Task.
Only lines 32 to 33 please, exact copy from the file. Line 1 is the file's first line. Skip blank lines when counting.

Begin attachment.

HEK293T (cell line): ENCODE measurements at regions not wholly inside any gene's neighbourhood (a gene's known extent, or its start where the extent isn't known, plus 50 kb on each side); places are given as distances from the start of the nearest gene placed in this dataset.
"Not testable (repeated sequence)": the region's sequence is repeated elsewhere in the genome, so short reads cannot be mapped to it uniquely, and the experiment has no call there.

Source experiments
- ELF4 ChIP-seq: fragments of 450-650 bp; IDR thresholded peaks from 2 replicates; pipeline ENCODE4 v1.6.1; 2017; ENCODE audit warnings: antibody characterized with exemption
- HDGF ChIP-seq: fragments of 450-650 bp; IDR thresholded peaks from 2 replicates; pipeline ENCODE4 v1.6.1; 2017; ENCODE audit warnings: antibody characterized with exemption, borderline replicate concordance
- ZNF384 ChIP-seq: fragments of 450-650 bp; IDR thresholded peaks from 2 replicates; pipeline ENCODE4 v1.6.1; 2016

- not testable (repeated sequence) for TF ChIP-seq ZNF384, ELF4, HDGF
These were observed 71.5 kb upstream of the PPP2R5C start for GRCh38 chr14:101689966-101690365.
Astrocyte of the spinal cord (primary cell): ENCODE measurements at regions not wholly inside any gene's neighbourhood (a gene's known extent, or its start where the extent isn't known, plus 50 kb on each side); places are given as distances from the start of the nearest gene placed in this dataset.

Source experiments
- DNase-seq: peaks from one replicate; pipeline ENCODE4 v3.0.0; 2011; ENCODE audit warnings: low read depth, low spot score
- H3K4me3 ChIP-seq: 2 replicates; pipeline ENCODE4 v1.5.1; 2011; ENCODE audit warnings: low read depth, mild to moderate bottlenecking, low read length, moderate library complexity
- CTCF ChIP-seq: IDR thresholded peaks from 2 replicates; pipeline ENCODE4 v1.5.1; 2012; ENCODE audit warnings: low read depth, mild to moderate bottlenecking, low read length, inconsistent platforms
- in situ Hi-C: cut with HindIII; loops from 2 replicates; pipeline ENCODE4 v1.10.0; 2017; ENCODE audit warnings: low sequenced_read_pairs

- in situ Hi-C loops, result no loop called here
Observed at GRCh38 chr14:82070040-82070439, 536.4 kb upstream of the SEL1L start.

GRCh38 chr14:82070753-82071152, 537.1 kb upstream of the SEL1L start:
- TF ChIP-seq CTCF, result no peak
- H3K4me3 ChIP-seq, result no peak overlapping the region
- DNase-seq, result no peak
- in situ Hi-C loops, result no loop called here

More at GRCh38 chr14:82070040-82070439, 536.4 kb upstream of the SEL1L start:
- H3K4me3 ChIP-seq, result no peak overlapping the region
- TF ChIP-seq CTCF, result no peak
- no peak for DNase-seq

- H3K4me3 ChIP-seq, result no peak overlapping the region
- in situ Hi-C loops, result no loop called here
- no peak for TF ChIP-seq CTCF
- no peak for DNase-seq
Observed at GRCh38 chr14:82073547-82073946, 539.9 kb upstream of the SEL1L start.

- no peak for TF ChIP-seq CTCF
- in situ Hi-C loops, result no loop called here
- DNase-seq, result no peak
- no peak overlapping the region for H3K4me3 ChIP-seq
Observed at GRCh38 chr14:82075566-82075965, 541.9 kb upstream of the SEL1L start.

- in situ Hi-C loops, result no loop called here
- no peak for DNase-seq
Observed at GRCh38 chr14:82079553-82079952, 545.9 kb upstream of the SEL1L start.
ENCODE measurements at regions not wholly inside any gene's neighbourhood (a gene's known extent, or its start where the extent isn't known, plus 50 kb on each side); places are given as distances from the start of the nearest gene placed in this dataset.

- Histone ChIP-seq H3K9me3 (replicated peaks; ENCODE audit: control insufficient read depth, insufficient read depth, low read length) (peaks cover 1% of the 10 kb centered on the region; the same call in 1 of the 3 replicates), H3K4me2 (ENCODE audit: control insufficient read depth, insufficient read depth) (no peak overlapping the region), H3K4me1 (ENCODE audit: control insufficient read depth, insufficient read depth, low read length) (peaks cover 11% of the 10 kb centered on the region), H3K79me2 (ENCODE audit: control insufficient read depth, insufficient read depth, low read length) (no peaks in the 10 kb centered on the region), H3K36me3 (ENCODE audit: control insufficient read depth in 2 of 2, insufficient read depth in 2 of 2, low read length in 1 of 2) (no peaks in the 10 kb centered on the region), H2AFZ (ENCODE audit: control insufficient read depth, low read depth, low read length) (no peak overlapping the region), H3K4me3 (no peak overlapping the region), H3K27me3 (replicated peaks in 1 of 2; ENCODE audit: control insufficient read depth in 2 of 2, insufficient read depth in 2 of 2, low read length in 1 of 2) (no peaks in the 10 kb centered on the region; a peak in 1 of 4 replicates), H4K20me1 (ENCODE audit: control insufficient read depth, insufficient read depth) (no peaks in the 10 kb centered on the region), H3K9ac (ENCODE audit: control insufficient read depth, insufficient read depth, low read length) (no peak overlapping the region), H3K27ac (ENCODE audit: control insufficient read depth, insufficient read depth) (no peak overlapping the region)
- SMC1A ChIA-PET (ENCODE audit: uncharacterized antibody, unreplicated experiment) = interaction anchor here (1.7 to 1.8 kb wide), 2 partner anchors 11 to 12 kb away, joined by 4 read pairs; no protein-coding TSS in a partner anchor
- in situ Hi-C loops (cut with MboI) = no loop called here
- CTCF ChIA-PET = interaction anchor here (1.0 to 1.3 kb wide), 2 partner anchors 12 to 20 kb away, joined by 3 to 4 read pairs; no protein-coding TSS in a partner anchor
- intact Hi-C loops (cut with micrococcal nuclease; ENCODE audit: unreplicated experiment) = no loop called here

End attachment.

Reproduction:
- in situ Hi-C loops, result no loop called here
- DNase-seq, result no peak